|US5882774||10 Mar 1995||16 Mar 1999||Minnesota Mining And Manufacturing Company||Optical film|
|US5884991||31 Jul 1998||23 Mar 1999||Torch Technologies Llc||LCD projection system with polarization doubler|
|US5962114||28 Oct 1997||5 Oct 1999||3M Innovative Properties Company||Polarizing beam-splitting optical component|
|US5982541||13 Aug 1997||9 Nov 1999||Nationsl Research Council Of Canada||High efficiency projection displays having thin film polarizing beam-splitters|
|US6108131||14 May 1998||22 Aug 2000||Moxtek||Polarizer apparatus for producing a generally polarized beam of light|
|US6139157||18 Feb 1998||31 Oct 2000||Canon Kabushiki Kaisha||Illuminating apparatus and projecting apparatus|
|US6208463||14 May 1998||27 Mar 2001||Moxtek||Polarizer apparatus for producing a generally polarized beam of light|
|US6234634||28 Jul 1999||22 May 2001||Moxtek||Image projection system with a polarizing beam splitter|
|US6243119||5 Mar 1999||5 Jun 2001||Asahi Kogaku Kogyo Kabushiki Kaisha||Image-forming system|
|US6309071 *||4 Aug 1999||30 Oct 2001||Sharp Laboratories Of America, Inc.||Liquid crystal projection display system|
|US6398364||6 Oct 1999||4 Jun 2002||Optical Coating Laboratory, Inc.||Off-axis image projection display system|
|US6452742||2 Sep 1999||17 Sep 2002||Read-Rite Corporation||Thin film write having reduced resistance conductor coil partially recessed within middle coat insulation|
|US6486997||17 May 1999||26 Nov 2002||3M Innovative Properties Company||Reflective LCD projection system using wide-angle Cartesian polarizing beam splitter|
|US6515801||21 Dec 2001||4 Feb 2003||Koninklijke Philips Electronics N.V.||Lateral color compensation for projection displays|
|US6609795 *||11 Jun 2001||26 Aug 2003||3M Innovative Properties Company||Polarizing beam splitter|
|US6666556 *||9 Sep 2002||23 Dec 2003||Moxtek, Inc||Image projection system with a polarizing beam splitter|
|US6773112 *||2 Oct 2003||10 Aug 2004||Victor Company Of Japan, Ltd.||Color-separating and—recombining optical system and projection display using the same|
|US6786604 *||29 May 2002||7 Sep 2004||3M Innovative Properties Company||Projection system having low astigmatism|
|US20020135540||11 Mar 2002||26 Sep 2002||Fuji Photo Optical Co., Ltd.||Projection type image display apparatus|
|US20020135874||23 Mar 2001||26 Sep 2002||Cogent Light Technologies, Inc.||Polarization recovery system for projection displays|
|US20020154420||15 Apr 2002||24 Oct 2002||Corning Precision Lens Incorporated||Methods and apparatus for positioning optical prisms|
|US20020186474||28 Jun 2002||12 Dec 2002||3M Innovative Properties Company||Loss enhanced reflective optical filters|
|US20030016334||11 Jun 2001||23 Jan 2003||Weber Michael F.||Polarizing beam splitter|
|US20030038923||11 Jun 2001||27 Feb 2003||3M Innovative Properties Company||Projection system having low astigmatism|
|DE19631171A1||1 Aug 1996||6 Feb 1997||Nippon Kogaku Kk||Optical glass used in optical polarisation system - having specified photoelastic constant in specified wavelength region|
|EP0428971A2||12 Nov 1990||29 May 1991||Honeywell Inc.||Full colour three-dimensional projection display|
|EP1081964A2||1 Aug 2000||7 Mar 2001||Sharp Kabushiki Kaisha||Liquid crystal projection display system|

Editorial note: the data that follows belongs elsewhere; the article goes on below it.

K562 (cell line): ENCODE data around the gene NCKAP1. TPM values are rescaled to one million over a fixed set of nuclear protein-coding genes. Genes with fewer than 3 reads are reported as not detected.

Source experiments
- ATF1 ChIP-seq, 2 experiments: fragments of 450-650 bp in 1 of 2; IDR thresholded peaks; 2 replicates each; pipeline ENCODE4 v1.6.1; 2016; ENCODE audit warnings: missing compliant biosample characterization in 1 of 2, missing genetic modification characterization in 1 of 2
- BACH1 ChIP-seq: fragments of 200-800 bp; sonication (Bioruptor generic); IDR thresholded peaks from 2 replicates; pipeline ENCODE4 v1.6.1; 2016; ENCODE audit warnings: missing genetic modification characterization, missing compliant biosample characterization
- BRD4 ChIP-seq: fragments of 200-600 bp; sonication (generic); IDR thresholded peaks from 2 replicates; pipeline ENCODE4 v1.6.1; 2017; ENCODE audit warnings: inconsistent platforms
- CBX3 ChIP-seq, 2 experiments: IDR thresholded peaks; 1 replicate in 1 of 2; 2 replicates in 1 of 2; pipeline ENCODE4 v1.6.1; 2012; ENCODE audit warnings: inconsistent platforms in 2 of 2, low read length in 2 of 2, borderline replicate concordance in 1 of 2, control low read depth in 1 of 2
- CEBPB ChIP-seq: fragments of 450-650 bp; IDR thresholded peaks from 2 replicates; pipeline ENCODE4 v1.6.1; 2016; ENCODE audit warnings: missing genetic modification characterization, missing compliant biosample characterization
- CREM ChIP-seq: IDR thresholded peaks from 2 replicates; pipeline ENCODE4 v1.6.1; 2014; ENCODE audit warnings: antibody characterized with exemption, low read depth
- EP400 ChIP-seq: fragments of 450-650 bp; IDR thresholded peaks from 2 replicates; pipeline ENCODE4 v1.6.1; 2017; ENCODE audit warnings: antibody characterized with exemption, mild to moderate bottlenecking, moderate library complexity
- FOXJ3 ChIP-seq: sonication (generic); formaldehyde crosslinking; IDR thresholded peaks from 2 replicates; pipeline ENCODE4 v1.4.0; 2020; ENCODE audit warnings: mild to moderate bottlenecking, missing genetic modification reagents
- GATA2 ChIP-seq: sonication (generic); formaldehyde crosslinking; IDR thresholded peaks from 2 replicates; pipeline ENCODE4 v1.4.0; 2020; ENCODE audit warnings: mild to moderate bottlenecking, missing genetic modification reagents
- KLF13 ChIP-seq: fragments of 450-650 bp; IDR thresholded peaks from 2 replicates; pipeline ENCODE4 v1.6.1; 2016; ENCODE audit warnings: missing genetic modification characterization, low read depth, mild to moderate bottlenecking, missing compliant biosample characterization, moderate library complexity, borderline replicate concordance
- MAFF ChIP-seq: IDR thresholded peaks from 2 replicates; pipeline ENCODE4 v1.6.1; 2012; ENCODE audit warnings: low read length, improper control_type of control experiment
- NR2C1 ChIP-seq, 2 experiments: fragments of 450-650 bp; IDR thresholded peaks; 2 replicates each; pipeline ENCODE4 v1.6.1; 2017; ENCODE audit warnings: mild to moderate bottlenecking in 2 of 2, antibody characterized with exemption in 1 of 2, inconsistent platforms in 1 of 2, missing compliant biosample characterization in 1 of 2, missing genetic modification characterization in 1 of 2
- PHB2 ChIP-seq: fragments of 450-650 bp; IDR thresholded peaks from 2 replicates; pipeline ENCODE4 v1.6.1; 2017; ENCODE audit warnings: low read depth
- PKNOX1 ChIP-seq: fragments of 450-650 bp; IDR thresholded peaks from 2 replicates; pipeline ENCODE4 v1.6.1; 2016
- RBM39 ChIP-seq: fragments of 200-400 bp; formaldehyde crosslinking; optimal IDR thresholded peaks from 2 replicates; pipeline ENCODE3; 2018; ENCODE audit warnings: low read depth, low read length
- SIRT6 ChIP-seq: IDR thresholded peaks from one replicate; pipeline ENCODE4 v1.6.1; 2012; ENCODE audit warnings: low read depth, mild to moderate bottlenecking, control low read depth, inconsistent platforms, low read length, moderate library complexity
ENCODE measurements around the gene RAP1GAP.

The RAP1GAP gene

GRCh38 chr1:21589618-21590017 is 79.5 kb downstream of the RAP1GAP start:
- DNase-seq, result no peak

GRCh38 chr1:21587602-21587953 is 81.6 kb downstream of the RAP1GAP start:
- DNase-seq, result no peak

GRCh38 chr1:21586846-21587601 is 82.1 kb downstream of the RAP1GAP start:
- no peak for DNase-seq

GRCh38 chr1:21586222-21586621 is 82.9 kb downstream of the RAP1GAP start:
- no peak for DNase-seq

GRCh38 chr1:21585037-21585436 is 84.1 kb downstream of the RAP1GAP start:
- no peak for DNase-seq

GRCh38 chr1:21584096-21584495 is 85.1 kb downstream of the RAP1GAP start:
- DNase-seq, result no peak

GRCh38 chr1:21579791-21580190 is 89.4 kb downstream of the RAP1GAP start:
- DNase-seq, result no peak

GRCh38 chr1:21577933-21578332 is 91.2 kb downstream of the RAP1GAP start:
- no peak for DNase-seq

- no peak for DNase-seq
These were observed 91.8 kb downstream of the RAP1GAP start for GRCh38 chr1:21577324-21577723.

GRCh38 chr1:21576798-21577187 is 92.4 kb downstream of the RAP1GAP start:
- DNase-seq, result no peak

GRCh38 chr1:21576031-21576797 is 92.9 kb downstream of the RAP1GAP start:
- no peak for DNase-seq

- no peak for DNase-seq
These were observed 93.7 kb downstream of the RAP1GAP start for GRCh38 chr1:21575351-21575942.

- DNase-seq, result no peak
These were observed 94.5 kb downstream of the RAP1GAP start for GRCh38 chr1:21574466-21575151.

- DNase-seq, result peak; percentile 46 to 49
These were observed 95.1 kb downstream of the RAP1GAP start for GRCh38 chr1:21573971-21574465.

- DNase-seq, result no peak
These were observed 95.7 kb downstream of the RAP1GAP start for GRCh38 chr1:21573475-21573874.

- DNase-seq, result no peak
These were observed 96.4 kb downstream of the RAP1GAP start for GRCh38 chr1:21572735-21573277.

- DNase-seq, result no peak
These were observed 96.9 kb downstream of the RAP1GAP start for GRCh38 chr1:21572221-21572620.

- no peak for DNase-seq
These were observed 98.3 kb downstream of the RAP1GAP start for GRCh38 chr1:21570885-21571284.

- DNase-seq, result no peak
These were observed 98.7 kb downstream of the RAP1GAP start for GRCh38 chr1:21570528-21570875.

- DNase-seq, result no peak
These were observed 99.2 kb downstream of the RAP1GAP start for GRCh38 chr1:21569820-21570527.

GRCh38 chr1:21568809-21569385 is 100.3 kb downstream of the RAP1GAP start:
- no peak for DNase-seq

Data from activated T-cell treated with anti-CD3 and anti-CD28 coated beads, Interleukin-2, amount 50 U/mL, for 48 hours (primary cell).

|JP2001350024A||Title not available|
|WO2000063738A1||10 Apr 2000||26 Oct 2000||U S Prec Lens Inc||Optical systems for reflective lcd's|
|1||Anonymous: "High Extinction/Low f-Number Applications" Internet Article, 'Online! XP002269044 Apr. 5, 2003 Retrieved from the Internet: URL:http://web.archive.org/web/20030504210709/http://optics.unaxis.com/pod/SysDirs/publish/release/106RE.pdf whole doc.|
|2||Duelli, et al., "Polarization Recovery System Based on Light Pipes", Proceedings of the SPIE, SPIE, Bellingham, VA, US, vol. 4657, Jan. 20, 2002, pp. 9-16.|
|Citing Patent||Filing date||Publication date||Applicant||Title|
|US7327408 *||15 Nov 2004||5 Feb 2008||Lightmaster Systems, Inc.||Illuminator that generates linearly polarized light for microdisplay based light engine|
|US7731366||26 Feb 2008||8 Jun 2010||3M Innovative Properties Company||Stress birefringence compensation in polarizing beamsplitters and systems using same|
|US7821713||10 Apr 2008||26 Oct 2010||3M Innovative Properties Company||Color light combining system for optical projector|
|US7883216 *||13 Feb 2006||8 Feb 2011||High Definition Integration Ltd.||Methods and systems for multiple primary color display|
|US7967443||21 Jan 2010||28 Jun 2011||3M Innovative Properties Company||Projection system using reflective polarizers|
|US8047658||22 Dec 2009||1 Nov 2011||Rossella Limited||Methods and systems for multiple primary color display|
|US8100535||22 Apr 2010||24 Jan 2012||3M Innovative Properties Company||Stress birefringence compensation in polarizing beamsplitters and systems using same|
|US20060227300 *||21 Mar 2006||12 Oct 2006||Valter Drazic||Imaging system for projector and corresponding projector|
|U.S. Classification||353/20, 353/31, 348/E09.027|
|International Classification||H04N5/74, G03B21/14, H04N9/31, G03B21/00|
|Cooperative Classification||H04N9/3114, H04N9/3197, H04N9/315|
|European Classification||H04N9/31R5, H04N9/31A3S, H04N9/31V|
|29 Sep 2003||AS||Assignment|
Owner name: 3M INNOVATIVE PROPERTIES COMPANY, MINNESOTA
Free format text: ASSIGNMENT OF ASSIGNORS INTEREST;ASSIGNORS:MA, JIAYING;BRUZZONE, CHARLES L.;AASTUEN, DAVID J. W.;REEL/FRAME:014541/0415
Effective date: 20030922
|3 Dec 2010||FPAY||Fee payment|
Year of fee payment: 4
|13 Feb 2015||REMI||Maintenance fee reminder mailed|
|3 Jul 2015||LAPS||Lapse for failure to pay maintenance fees|
|25 Aug 2015||FP||Expired due to failure to pay maintenance fee|
Effective date: 20150703